Multicultural Social Work Education in Central America: Where history, critical race praxis, and identity intersect.

Multicultural social work education is critical to develop an understanding of how social constructs impact the way that clients identify themselves, and the meaning they attribute to that identification. My experience in Costa Rica thus far has inspired many new interests and questions about the diversity of the global community. For instance, I thought it was very interesting that in Costa Rica, Ticos have asked me on three different occasions whether or not I was also a “gringa” or “estadounidense” (a U.S. citizen) like my classmates because I clearly have African descendants (I’m African American). Initially I found this question strange because in the United States, it is usually assumed without a doubt that I am African American. However, I realized that perceptions of my racial identity were different in Costa Rica due to the fact that many people living in Central America who have African-descendents are assumed to be Afrocaribeños (from the Caribbean with roots that trace to Jamaica) or Afro-Latinos, having una mezcla (a mix) of African and Latino roots. Resulting question: How does identification based on where one is situated geographically reinforce the idea that race is indeed a social construct? 

 

Reflecting on racial identities in Costa Rica reminded me of a concept that I learned in my Theories for Family Systems Therapy class at GSSW on how therapists must differentiate between cultural factors and cultural implications. A cultural factor is, for example, demographic information a therapist may make note of during an intake session with a client that may or may not be relevant to the client’s presenting problem (i.e. race, religion, sexual orientation, nationality). A cultural implication, however, is drawn when one of those cultural factors does indeed influence the client’s presenting problem. For example, a clinical social worker’s client may be experiencing stress due to having experienced racial discrimination in the workplace. In Costa Rica I realized that I know very little about Afro-Latino or Afro-Caribbean history or culture at the moment. Resulting question: If I am completely unaware of the existence of a cultural identity due to limited education and exposure to that identity in my upbringing, how could I possibly draw accurate, relevant cultural implications for a person of said identity?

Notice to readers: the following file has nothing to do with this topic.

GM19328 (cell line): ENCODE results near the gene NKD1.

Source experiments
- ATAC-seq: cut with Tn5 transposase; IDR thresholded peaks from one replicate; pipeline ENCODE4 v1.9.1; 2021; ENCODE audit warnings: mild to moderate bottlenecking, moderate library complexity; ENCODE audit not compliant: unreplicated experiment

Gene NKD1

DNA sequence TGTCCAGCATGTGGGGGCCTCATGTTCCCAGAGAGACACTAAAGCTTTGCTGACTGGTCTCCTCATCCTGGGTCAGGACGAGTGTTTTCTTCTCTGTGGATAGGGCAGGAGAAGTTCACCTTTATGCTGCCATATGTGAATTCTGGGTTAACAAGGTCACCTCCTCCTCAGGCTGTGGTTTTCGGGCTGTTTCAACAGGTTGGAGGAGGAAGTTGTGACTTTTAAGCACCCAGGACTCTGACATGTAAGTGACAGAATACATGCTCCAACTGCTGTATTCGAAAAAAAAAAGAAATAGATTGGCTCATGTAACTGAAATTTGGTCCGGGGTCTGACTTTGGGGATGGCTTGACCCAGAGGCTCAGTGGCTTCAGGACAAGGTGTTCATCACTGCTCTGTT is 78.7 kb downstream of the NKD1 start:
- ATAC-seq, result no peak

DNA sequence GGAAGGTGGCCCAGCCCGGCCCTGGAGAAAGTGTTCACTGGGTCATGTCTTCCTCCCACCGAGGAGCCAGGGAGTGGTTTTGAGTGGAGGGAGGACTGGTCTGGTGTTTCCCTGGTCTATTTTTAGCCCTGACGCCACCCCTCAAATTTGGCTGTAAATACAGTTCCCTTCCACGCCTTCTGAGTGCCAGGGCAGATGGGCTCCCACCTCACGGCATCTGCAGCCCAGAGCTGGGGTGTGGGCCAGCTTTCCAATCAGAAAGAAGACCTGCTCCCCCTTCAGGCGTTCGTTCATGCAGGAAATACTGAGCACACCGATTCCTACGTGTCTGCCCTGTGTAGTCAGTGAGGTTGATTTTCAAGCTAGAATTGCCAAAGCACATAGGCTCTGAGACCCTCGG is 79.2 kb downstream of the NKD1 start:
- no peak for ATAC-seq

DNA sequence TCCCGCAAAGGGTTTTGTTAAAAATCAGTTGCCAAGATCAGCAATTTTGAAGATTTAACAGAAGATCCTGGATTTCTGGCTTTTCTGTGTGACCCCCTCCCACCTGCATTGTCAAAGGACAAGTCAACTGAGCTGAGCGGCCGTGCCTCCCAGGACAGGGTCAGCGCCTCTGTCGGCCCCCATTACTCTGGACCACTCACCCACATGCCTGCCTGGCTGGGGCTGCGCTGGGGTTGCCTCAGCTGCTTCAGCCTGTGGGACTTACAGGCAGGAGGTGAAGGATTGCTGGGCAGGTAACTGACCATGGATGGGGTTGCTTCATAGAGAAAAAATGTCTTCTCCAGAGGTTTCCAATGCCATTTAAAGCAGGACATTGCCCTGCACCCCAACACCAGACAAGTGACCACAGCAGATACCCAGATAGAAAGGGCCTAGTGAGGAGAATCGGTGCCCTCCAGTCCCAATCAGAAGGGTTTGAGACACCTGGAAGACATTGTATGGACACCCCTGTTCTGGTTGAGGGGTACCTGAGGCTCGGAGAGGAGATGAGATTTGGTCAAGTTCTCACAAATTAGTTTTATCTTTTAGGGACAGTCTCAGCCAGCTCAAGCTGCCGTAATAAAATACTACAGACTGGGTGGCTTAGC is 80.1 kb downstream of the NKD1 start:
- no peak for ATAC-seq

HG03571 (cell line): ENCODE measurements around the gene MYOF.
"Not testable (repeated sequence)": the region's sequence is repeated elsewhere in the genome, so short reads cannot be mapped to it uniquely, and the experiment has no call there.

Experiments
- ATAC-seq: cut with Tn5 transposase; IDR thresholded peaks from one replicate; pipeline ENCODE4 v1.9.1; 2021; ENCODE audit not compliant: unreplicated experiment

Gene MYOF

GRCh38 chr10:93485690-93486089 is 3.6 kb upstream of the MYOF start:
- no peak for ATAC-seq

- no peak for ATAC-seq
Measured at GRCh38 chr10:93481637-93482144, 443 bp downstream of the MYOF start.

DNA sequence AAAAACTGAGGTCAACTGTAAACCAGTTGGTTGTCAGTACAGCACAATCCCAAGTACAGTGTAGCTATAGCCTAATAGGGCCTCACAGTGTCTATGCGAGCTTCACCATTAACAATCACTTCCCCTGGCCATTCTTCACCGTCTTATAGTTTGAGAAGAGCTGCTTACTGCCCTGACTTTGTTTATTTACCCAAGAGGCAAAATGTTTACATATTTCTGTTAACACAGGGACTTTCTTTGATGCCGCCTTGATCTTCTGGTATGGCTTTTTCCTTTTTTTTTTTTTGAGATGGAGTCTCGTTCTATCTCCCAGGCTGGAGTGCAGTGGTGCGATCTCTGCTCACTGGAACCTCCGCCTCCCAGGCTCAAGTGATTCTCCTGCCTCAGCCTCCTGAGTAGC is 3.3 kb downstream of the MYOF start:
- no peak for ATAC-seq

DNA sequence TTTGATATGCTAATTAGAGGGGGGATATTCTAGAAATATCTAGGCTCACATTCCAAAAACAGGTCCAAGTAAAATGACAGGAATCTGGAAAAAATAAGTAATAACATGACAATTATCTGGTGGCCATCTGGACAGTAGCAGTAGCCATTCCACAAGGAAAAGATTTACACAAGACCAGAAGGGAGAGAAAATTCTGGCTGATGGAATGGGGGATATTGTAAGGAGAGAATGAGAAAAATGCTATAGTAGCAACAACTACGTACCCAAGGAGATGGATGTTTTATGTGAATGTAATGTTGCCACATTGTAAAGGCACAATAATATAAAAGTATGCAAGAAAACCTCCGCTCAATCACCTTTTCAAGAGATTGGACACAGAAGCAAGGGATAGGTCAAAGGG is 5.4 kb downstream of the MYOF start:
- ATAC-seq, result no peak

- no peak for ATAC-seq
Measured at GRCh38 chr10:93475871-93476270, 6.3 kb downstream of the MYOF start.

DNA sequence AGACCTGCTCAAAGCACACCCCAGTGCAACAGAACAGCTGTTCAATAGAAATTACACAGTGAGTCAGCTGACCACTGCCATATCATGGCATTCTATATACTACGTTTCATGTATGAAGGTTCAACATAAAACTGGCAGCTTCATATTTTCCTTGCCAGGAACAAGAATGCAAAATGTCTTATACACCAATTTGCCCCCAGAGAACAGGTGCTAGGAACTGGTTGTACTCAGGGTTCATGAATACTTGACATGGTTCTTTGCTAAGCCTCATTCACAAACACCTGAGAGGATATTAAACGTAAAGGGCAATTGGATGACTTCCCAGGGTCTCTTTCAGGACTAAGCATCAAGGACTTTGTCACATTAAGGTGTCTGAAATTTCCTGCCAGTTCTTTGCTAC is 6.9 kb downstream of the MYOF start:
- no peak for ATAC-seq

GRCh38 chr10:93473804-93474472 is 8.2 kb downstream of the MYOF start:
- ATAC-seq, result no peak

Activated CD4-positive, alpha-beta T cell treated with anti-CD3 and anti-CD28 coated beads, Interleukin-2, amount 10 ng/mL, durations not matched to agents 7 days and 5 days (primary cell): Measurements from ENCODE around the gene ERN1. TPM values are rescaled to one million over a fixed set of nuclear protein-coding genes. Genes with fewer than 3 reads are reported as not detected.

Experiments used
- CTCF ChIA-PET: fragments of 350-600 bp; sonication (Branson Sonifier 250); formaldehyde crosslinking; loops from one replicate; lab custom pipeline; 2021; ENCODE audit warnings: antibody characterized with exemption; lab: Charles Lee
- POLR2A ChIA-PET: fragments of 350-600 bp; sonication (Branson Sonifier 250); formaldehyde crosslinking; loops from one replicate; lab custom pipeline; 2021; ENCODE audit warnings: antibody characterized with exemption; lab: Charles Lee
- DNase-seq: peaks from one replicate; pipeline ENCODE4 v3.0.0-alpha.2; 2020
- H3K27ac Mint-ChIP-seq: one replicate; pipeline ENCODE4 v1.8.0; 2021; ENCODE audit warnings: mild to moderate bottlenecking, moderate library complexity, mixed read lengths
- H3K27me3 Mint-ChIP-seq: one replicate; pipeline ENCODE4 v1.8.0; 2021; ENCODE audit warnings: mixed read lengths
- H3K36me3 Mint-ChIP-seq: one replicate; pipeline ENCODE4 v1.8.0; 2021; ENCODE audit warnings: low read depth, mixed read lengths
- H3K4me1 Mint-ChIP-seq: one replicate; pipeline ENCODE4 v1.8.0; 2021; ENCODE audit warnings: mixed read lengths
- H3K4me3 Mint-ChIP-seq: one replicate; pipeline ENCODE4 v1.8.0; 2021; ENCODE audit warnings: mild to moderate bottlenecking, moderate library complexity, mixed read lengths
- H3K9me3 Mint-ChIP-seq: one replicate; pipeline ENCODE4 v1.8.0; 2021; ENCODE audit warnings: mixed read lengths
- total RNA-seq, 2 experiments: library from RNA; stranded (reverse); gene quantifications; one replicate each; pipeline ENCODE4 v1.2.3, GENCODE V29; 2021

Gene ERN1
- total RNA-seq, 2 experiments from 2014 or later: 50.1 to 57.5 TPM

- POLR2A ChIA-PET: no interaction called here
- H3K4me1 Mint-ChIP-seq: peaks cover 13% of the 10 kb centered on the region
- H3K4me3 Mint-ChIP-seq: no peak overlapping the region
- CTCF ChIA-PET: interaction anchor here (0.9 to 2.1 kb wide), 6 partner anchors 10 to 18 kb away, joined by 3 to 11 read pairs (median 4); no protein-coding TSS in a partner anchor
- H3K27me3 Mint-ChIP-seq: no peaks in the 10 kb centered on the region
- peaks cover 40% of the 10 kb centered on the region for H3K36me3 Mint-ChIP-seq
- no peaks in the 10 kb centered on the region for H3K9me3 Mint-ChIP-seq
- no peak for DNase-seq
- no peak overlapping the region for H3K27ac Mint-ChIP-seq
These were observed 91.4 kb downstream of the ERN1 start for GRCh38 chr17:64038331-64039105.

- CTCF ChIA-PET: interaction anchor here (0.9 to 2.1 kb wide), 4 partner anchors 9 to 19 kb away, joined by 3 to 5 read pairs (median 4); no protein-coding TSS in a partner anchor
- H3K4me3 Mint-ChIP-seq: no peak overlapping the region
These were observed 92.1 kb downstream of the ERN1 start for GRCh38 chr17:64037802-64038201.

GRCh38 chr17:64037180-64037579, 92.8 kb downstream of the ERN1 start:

I find that although U.S. inhabitants represent a variety of ethnicities, certain homogenous regions within the U.S. provide little opportunity for exposure to such diversity. For instance, I grew up in Five Points/Whittier, a historically African American neighborhood in Denver. Although my community was well represented by people of color and also enriched with appreciation for African American culture, I realize now that I was not exposed to Afro-Latino or Afro-Caribbean culture in my community. There appears to be a great cultural divide between the diaspora of Black people. This is where history, critical race praxis, and identity intersect. Being exposed to different types of African identities in Costa Rica has given me such hunger to learn more about how our identities differ and relate; we share African roots but we may speak different languages or have completely different customs. Resulting Question: As a social worker who is African American, what can I do in my practice to ensure that the divide in the African diaspora does not cause me to inappropriately over/under-identify with clients who also have African roots? 

 

 

 

 

 

 

 

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